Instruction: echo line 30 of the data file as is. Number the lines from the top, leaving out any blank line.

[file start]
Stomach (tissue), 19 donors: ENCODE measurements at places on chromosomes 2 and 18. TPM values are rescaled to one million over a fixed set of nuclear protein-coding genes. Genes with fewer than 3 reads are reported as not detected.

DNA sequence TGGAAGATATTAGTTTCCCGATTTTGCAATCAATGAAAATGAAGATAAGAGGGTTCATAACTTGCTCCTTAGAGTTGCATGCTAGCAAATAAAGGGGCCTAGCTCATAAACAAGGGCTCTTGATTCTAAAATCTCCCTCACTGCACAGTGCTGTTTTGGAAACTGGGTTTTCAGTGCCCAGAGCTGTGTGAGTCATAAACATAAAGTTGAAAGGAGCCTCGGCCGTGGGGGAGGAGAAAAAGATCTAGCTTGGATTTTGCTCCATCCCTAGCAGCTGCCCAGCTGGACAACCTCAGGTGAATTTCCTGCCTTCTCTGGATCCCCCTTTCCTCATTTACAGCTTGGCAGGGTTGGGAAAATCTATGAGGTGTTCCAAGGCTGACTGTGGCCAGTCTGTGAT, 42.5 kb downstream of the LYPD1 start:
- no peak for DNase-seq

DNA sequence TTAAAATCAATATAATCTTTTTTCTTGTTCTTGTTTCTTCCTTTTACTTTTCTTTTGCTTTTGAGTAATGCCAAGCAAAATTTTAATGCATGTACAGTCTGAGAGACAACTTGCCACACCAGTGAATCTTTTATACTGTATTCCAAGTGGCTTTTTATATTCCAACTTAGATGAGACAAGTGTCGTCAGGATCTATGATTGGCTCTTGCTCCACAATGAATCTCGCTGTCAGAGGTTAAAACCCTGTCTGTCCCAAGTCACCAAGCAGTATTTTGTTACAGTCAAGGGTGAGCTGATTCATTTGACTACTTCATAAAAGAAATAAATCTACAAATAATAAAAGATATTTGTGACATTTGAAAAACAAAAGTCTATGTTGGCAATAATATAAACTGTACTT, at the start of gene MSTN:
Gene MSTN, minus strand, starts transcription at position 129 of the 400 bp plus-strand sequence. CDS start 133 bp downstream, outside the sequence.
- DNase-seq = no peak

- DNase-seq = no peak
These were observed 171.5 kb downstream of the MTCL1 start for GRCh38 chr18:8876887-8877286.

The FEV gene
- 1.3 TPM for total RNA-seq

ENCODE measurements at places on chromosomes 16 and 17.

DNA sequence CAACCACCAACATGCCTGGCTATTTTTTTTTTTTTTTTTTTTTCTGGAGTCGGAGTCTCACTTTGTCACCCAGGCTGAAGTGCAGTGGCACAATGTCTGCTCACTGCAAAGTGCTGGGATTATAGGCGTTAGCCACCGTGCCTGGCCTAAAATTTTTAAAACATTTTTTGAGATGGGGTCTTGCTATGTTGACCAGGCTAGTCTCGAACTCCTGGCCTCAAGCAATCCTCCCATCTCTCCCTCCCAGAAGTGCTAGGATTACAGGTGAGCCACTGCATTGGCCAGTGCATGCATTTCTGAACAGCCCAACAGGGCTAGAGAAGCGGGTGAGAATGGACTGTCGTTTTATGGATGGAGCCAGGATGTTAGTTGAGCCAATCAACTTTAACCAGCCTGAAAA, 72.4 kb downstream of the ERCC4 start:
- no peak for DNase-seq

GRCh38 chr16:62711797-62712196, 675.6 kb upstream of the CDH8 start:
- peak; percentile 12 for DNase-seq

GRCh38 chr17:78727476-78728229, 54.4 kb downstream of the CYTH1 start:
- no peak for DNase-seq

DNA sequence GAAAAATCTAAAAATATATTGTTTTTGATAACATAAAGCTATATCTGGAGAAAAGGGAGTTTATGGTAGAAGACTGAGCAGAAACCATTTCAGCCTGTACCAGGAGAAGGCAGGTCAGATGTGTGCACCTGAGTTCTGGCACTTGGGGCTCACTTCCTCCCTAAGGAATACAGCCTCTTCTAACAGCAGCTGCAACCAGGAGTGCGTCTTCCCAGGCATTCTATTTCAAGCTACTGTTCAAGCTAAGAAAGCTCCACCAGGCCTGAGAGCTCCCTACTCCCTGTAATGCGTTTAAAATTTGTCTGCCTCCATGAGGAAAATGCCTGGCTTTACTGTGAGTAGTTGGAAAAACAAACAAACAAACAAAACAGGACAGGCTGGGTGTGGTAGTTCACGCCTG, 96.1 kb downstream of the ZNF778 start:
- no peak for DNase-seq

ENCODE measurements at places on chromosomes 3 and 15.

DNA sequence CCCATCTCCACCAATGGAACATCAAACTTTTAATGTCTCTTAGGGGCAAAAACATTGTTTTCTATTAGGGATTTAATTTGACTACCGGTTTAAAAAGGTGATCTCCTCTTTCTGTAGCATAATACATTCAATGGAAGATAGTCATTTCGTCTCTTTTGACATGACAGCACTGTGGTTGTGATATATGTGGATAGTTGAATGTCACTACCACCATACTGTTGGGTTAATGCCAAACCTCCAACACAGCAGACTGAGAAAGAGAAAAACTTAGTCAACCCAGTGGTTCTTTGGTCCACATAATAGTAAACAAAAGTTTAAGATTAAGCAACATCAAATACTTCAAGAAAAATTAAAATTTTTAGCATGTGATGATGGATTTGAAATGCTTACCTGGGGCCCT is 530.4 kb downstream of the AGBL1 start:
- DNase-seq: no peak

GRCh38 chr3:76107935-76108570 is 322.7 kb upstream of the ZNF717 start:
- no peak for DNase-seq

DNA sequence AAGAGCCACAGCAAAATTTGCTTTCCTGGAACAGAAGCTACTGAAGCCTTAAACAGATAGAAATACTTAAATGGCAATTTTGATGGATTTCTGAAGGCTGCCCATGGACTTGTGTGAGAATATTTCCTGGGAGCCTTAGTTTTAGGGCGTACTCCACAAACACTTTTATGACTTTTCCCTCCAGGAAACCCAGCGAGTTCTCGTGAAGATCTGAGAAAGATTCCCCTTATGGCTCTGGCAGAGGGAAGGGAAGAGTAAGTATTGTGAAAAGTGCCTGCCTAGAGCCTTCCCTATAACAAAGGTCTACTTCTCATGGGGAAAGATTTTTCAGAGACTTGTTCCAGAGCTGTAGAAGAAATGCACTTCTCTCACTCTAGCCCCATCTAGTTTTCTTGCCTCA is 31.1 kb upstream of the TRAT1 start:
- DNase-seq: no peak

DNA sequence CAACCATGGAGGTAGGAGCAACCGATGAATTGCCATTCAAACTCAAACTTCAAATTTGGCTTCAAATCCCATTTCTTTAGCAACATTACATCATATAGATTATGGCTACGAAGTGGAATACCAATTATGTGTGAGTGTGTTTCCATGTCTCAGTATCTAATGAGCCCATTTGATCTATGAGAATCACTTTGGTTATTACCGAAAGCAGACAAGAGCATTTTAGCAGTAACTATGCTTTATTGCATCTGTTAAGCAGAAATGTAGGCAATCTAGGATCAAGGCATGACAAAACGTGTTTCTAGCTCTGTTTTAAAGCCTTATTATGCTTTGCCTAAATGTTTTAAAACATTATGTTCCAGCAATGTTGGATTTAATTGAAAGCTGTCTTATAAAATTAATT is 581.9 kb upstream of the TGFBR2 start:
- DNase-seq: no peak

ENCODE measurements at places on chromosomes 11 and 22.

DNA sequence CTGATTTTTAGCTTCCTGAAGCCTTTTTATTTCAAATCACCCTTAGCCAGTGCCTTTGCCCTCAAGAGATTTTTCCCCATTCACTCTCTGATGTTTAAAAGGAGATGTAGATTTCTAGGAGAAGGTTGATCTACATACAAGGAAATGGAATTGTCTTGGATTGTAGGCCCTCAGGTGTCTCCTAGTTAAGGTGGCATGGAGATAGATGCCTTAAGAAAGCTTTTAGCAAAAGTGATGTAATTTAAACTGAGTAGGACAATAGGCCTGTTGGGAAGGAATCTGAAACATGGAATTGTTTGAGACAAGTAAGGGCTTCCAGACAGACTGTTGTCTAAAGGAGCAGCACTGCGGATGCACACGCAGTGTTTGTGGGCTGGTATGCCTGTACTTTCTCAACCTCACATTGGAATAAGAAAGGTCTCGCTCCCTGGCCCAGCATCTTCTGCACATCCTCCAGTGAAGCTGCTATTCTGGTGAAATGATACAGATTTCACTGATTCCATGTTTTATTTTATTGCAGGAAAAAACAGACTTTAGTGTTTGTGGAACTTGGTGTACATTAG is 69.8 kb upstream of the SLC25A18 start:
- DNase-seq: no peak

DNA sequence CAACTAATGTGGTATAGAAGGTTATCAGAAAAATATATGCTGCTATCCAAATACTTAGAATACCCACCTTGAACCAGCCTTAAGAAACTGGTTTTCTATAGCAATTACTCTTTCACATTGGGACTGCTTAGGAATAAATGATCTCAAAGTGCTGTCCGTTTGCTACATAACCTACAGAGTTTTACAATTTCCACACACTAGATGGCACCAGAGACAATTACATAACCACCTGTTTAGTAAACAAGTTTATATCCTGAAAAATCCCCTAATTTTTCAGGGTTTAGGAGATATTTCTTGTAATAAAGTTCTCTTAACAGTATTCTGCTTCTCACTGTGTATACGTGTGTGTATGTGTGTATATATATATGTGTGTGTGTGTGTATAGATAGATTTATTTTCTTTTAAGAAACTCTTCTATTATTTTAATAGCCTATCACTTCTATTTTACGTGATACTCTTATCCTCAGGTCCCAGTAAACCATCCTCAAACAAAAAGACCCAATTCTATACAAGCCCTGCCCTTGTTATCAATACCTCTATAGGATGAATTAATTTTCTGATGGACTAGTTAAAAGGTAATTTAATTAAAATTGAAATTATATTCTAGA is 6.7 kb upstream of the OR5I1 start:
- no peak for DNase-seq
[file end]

DNA sequence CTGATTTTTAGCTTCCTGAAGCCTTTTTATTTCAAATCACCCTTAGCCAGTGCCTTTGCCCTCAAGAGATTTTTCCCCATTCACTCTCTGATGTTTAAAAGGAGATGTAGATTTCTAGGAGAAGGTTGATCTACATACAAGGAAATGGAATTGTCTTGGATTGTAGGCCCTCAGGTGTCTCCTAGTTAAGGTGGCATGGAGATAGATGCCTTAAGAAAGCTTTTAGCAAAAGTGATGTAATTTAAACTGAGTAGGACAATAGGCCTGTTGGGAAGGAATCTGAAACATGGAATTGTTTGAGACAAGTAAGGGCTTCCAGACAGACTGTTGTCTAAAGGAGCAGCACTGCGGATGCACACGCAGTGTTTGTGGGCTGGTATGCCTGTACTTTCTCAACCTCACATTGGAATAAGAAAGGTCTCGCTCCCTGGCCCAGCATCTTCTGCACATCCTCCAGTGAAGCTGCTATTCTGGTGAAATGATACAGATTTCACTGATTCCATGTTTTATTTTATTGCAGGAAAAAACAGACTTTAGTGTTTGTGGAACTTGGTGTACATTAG is 69.8 kb upstream of the SLC25A18 start: